The Philippines Could Run on Nuclear Energy by 2027


The Philippines could join the exclusive club of nuclear-powered nations as early as 2027. According to the Department of Energy, it submitted a proposal to President Rodrigo Duterte to begin a nuclear power study.  If approved, the Philippine Nuclear Research Institute can begin work on how the country can run on nuclear energy with available equipment today. 

But instead of building nuclear power plants similar to the Bataan Nuclear Power Plant, the Philippines is more inclined to import small modular reactors or SMRs, which are cheaper and more practical to install and maintain. 

The First Nuclear Reactor of the Philippines, Built in 1963, Located in Quezon City

Photo by Philippine Nuclear Research Institute.

In a press briefing held last month, energy secretary Alfonso Cusi bared plans for decarbonization or minimizing the country's carbon emissions through coal plants. At the center of that plan is the switch to nuclear reactors as primary energy sources.


“Our Philippine Energy Plan already projects the inclusion of nuclear power in our energy mix by 2027. With the evolution of small modular reactors that are suitable for the off-grid or island areas of the Philippines, the possibility of establishing a modular power plant in the country might come sooner,” said Cusi.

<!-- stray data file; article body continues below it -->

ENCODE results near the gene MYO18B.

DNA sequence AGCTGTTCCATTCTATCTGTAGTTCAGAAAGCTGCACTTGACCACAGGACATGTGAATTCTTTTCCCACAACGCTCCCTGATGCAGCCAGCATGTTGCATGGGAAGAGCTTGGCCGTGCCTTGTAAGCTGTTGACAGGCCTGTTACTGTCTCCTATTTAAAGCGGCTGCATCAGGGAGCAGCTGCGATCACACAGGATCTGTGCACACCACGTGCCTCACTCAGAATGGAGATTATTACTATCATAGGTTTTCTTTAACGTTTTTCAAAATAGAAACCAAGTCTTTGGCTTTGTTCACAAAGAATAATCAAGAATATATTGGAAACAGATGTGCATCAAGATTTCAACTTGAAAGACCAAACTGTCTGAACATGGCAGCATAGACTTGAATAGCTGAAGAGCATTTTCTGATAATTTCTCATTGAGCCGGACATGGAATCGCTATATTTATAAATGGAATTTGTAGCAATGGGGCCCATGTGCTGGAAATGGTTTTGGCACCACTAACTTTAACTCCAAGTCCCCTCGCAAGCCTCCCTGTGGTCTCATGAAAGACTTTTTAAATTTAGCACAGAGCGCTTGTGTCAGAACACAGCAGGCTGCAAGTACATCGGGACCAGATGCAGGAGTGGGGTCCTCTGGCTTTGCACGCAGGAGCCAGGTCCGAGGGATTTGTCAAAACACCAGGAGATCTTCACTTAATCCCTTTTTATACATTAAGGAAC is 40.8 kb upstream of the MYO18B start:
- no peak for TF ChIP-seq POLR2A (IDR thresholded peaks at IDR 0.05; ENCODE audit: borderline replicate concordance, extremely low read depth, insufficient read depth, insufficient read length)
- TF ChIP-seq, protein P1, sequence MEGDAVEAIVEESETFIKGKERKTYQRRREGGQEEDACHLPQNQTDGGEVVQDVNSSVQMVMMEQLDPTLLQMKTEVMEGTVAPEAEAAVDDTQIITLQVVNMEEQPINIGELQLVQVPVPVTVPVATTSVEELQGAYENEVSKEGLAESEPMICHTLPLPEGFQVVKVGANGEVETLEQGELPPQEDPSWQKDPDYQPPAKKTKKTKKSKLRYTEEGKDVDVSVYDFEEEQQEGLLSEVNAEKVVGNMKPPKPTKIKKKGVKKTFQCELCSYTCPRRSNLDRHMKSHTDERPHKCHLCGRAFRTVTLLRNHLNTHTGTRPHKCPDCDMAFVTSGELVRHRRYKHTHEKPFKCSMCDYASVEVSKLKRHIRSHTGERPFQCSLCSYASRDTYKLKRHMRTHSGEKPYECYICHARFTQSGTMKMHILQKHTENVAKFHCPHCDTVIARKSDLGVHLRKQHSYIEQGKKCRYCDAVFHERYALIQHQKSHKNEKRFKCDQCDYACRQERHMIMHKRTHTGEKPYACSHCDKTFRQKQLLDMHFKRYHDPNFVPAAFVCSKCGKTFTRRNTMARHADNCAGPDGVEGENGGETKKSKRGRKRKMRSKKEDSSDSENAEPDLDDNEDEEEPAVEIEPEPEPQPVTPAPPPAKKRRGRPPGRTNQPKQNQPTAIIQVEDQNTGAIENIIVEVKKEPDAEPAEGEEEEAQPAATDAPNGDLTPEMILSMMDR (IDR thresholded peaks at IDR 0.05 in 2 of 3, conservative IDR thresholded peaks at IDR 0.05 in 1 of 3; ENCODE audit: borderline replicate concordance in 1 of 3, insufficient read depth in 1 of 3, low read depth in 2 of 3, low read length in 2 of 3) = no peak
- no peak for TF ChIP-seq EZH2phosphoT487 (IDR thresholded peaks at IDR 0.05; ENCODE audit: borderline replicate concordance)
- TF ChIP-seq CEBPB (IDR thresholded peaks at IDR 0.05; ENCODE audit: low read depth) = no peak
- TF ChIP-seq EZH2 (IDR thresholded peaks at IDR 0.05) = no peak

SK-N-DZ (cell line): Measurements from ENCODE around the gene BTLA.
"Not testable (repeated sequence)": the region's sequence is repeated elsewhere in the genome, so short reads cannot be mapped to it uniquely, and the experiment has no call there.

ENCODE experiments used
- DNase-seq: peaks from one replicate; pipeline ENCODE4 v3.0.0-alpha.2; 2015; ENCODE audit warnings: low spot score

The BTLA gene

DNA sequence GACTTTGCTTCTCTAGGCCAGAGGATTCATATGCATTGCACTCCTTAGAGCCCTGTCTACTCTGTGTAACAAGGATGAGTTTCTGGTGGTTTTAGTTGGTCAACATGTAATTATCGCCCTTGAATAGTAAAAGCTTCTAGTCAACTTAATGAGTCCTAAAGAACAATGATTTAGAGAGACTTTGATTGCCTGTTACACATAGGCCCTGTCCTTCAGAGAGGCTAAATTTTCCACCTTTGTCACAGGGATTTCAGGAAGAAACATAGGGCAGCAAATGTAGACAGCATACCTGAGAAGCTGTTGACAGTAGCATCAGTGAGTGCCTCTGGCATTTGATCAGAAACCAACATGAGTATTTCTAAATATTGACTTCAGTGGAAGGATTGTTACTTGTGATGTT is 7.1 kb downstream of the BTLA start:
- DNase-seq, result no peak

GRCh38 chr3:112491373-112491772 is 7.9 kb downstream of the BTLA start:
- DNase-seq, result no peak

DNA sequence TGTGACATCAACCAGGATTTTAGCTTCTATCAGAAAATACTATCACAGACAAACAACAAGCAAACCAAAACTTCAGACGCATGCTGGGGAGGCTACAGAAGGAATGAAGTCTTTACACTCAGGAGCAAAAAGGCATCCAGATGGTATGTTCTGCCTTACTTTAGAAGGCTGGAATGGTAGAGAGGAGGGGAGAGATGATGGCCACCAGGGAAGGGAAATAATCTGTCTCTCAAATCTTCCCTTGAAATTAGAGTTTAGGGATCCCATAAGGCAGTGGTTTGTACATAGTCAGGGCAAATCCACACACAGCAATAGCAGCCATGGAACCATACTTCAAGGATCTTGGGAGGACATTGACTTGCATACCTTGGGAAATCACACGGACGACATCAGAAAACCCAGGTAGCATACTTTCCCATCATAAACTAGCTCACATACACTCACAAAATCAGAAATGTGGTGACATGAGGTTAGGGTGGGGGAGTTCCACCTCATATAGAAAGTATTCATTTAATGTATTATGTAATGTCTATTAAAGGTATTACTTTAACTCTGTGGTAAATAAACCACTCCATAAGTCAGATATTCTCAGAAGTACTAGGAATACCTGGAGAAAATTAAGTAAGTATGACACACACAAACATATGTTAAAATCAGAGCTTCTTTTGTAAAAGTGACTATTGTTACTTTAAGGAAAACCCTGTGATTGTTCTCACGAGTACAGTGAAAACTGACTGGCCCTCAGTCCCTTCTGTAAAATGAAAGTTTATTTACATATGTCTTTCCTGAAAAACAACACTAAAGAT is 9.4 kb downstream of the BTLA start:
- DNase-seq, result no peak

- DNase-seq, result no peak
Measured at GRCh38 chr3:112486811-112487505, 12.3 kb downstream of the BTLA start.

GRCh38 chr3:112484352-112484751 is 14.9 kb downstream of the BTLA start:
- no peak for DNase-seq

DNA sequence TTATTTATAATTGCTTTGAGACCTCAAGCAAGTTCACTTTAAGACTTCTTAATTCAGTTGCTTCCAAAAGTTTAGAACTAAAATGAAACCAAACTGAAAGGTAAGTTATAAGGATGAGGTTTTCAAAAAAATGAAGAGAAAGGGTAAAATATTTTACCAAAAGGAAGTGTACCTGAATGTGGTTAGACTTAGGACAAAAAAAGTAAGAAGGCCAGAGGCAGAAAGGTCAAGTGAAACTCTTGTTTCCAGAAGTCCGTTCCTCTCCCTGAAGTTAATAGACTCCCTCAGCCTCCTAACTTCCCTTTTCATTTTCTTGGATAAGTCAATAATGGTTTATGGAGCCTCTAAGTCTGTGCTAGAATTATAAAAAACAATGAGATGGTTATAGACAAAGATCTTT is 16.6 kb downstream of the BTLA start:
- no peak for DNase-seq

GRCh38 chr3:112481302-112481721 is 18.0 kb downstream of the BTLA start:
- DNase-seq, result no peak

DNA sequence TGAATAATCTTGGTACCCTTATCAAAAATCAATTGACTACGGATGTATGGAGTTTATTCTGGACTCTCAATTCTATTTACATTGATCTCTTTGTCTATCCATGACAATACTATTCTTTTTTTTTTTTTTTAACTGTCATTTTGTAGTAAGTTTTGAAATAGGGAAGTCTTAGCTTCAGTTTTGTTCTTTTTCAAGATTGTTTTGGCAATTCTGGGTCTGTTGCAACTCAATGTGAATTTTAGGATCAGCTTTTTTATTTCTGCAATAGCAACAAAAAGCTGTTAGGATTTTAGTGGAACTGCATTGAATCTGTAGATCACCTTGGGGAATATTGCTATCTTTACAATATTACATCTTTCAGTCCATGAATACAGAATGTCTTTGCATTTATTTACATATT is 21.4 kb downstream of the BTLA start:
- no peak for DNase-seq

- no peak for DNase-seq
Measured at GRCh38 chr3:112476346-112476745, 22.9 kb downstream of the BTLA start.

Why is nuclear energy better?

According to the Philippine Nuclear Research Institute, nuclear energy from a single piece of uranium the size of a pencil eraser can produce the same amount of energy as a ton of coal or three barrels of oil, or two tanks of natural gas. 

Photo by DOST-Philippine Nuclear Research Institute.

Nuclear power emits no greenhouse gases and is considered a clean energy source. The only byproduct is the steam from the water that is heated by the reactor. A nuclear reactor generates power through fission, which is the process of splitting uranium atoms to produce energy.

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The tremendous heat produced through fission boils water, which turns to steam. This steam is channeled through turbines, which spin and produce electricity. 

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